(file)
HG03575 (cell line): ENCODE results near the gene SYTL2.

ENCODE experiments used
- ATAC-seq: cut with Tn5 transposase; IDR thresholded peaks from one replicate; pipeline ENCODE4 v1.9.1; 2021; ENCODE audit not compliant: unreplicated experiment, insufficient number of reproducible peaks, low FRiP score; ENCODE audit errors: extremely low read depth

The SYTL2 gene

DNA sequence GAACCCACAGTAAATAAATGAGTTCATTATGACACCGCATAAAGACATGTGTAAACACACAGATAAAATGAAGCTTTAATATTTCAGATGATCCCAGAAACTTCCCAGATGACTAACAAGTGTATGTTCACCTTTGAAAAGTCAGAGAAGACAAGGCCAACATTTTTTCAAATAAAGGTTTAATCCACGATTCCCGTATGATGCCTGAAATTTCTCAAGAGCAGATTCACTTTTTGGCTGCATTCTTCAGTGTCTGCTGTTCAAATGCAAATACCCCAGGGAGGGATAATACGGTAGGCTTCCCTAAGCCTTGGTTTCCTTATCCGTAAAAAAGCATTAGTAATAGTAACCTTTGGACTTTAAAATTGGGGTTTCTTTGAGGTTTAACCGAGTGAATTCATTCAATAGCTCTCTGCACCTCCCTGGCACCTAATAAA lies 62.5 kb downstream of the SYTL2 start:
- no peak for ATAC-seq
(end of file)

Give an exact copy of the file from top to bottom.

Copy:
HG03575 (cell line): ENCODE results near the gene SYTL2.

ENCODE experiments used
- ATAC-seq: cut with Tn5 transposase; IDR thresholded peaks from one replicate; pipeline ENCODE4 v1.9.1; 2021; ENCODE audit not compliant: unreplicated experiment, insufficient number of reproducible peaks, low FRiP score; ENCODE audit errors: extremely low read depth

The SYTL2 gene

DNA sequence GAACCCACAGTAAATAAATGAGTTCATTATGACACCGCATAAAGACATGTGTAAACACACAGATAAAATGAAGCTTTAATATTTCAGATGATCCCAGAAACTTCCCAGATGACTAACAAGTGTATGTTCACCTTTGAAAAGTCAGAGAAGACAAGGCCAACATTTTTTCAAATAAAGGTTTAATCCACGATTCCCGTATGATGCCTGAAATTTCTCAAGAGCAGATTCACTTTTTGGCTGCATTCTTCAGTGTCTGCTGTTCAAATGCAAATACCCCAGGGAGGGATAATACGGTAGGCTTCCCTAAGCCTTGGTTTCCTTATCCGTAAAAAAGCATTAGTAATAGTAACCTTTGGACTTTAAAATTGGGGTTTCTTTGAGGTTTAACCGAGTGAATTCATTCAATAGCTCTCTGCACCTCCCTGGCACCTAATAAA lies 62.5 kb downstream of the SYTL2 start:
- no peak for ATAC-seq